Legislation named for fallen Tulsa police officer Sgt. Craig Johnson becomes law
OKLAHOMA CITY – There’s a new law on the books that strengthen Oklahoma’s accessory to murder statute.
Sen Darrell Weaver, R-Moore, and Rep. Ross Ford, R-Broken Arrow, are the principal authors of Senate Bill 6, the Sgt. Craig Johnson Act, named for a Tulsa police officer who was shot while conducting a traffic stop in 2020 and later died from his injuries.
Gov. Kevin Stitt signed the bill into law last week.
Weaver said under the previous statute, the getaway driver could not be prosecuted for accessory to murder because they fled before Johnson died. Instead, the driver was prosecuted for accessory to a felony, which carries a lesser punishment.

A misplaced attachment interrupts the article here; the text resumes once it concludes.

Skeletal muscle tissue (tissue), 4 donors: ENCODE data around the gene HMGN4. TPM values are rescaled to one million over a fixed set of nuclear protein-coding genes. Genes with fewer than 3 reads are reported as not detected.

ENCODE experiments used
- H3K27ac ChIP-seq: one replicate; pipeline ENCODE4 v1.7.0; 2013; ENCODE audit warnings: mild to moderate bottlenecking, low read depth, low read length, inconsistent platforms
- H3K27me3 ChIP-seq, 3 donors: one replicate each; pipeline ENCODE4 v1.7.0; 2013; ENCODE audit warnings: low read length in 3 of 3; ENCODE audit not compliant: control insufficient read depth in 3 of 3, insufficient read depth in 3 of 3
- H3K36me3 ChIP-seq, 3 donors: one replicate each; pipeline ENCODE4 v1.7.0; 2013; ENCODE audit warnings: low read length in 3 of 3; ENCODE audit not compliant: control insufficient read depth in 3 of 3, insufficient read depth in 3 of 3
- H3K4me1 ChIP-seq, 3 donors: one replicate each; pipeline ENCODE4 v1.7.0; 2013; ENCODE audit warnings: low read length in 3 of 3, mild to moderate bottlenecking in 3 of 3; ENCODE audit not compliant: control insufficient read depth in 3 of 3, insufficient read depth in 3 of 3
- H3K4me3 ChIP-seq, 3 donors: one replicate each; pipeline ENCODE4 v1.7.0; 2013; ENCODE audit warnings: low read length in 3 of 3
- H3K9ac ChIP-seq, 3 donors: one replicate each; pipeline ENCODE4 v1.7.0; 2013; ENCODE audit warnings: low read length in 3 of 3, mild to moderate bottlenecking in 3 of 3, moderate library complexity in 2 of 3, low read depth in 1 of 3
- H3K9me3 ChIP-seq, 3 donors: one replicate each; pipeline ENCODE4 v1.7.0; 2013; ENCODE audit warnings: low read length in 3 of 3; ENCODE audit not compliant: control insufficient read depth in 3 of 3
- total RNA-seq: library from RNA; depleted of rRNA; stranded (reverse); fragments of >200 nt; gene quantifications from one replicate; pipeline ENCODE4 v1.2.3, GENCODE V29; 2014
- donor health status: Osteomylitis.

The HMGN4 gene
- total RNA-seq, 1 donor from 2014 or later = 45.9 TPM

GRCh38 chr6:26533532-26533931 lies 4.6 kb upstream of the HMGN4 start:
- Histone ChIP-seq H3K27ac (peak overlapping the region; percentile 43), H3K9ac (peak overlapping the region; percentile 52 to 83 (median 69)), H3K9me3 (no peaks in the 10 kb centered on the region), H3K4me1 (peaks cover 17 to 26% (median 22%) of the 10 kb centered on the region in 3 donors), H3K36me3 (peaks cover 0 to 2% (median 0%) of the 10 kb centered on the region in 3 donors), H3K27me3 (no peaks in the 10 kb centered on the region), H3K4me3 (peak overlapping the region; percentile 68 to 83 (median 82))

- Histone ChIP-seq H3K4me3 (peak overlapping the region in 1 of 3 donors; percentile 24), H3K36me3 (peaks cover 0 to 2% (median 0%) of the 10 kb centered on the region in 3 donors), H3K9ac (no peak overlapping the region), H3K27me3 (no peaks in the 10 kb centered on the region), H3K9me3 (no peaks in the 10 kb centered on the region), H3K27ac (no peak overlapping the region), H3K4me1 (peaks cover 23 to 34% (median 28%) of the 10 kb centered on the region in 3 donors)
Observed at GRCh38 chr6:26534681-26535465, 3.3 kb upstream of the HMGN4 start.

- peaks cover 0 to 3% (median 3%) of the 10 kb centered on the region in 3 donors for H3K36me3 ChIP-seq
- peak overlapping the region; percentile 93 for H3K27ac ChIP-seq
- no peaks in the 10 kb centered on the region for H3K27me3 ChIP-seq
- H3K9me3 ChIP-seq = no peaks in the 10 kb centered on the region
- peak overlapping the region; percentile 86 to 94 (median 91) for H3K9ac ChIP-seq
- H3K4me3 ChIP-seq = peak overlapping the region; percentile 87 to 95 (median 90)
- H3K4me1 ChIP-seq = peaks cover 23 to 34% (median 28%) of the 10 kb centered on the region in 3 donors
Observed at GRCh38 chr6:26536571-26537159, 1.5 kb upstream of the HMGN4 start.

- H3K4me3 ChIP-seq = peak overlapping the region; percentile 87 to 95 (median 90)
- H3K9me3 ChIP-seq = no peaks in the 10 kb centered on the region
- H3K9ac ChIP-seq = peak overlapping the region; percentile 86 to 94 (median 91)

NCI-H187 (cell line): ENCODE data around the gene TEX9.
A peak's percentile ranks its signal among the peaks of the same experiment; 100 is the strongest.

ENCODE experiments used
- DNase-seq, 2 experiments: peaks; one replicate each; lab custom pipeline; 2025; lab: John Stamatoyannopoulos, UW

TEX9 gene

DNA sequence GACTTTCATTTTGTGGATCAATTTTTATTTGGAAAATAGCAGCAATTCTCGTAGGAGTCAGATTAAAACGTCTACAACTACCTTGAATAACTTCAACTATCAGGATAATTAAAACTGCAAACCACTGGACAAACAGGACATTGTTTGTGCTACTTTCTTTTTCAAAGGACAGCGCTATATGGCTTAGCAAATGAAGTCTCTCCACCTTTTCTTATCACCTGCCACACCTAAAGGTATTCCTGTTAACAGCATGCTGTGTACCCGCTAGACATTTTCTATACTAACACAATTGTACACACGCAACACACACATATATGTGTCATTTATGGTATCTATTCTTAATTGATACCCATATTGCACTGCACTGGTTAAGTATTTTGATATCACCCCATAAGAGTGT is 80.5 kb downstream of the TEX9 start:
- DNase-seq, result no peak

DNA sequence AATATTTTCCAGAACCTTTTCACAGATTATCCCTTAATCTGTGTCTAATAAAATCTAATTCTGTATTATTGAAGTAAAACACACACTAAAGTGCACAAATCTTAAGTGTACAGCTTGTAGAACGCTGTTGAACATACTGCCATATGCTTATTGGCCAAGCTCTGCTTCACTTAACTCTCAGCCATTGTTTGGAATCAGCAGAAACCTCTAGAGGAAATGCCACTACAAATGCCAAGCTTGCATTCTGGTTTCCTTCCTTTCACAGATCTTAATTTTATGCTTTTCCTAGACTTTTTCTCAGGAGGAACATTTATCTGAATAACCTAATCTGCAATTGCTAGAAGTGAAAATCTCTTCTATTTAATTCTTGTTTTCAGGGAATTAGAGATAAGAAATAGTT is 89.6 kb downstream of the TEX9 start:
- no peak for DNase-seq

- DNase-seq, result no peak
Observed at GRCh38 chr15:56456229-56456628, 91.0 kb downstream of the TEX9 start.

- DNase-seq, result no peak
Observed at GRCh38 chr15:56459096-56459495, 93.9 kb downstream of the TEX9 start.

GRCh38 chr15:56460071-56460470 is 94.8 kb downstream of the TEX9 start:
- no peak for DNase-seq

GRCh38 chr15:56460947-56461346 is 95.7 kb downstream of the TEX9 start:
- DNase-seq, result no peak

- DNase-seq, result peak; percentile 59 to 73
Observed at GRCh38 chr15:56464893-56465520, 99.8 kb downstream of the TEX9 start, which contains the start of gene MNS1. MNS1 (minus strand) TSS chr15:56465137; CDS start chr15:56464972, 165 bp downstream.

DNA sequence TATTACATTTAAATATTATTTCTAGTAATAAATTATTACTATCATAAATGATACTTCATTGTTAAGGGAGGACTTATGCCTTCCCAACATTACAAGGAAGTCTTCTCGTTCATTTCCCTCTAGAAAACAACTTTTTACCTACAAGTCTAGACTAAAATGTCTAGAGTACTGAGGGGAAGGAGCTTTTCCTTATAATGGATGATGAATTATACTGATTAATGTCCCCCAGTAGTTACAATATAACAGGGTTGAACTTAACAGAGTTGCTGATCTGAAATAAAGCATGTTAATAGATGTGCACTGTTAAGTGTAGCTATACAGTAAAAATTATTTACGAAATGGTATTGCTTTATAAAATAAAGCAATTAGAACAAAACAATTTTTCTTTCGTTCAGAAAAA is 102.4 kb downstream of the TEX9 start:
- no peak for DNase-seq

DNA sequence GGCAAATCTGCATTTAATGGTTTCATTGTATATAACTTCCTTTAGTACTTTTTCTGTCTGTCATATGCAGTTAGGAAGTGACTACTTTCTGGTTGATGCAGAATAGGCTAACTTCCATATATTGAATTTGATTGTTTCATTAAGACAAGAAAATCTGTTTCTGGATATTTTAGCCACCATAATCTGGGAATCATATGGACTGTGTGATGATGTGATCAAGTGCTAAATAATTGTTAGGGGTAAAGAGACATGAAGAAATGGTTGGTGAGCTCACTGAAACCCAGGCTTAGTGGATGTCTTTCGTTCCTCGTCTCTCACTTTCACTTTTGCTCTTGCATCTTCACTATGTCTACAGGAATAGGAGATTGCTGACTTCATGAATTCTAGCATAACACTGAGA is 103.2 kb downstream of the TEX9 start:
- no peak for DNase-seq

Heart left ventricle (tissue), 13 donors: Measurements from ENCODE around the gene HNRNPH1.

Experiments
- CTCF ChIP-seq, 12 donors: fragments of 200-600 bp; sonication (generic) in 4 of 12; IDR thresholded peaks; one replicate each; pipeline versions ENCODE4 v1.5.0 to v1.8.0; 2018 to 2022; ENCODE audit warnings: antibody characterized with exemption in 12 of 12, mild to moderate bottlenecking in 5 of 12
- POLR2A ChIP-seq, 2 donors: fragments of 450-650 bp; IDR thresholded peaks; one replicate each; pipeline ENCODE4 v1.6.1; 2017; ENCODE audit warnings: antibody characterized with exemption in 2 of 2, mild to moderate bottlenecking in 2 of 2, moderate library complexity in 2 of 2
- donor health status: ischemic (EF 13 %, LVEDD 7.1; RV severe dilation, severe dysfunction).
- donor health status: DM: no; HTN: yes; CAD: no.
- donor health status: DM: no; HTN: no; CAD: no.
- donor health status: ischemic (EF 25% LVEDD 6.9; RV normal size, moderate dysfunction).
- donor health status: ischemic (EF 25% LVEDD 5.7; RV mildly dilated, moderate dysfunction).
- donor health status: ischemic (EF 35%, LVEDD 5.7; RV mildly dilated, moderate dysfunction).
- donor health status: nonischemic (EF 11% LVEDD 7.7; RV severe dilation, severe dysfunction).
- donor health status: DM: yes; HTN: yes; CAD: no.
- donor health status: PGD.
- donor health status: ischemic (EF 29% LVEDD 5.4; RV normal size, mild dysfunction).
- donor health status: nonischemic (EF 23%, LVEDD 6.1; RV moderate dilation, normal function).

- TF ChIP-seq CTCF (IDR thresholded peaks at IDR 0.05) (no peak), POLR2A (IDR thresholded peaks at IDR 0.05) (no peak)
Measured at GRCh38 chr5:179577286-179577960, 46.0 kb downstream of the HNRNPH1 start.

“With the governor’s signature, we’ve tightened that law. I want to thank Governor Stitt and my fellow legislators for their support of SB 6,” Weaver said.“ It was a privilege to carry and pass this legislation named for Sergeant Johnson in honor of his life, service and sacrifice.”
Under S.B. 6, a suspect may be charged with accessory to murder if the person knew or reasonably should have known that the act committed upon the victim could foreseeably result in their death.
“Sergeant Johnson gave his life in the line of duty, a sacrifice made by too many of our faithful law enforcement officials who dedicate their lives to serving others and preserving our safety,” Ford said.” I’m glad to see this bill make it across the finish line and have it signed into law. My hope is the stiffer penalty of the accessory to murder charge may serve as a deterrent, possibly saving lives.”
S.B. 6 had an emergency clause, meaning it took effect immediately upon the governor’s signature.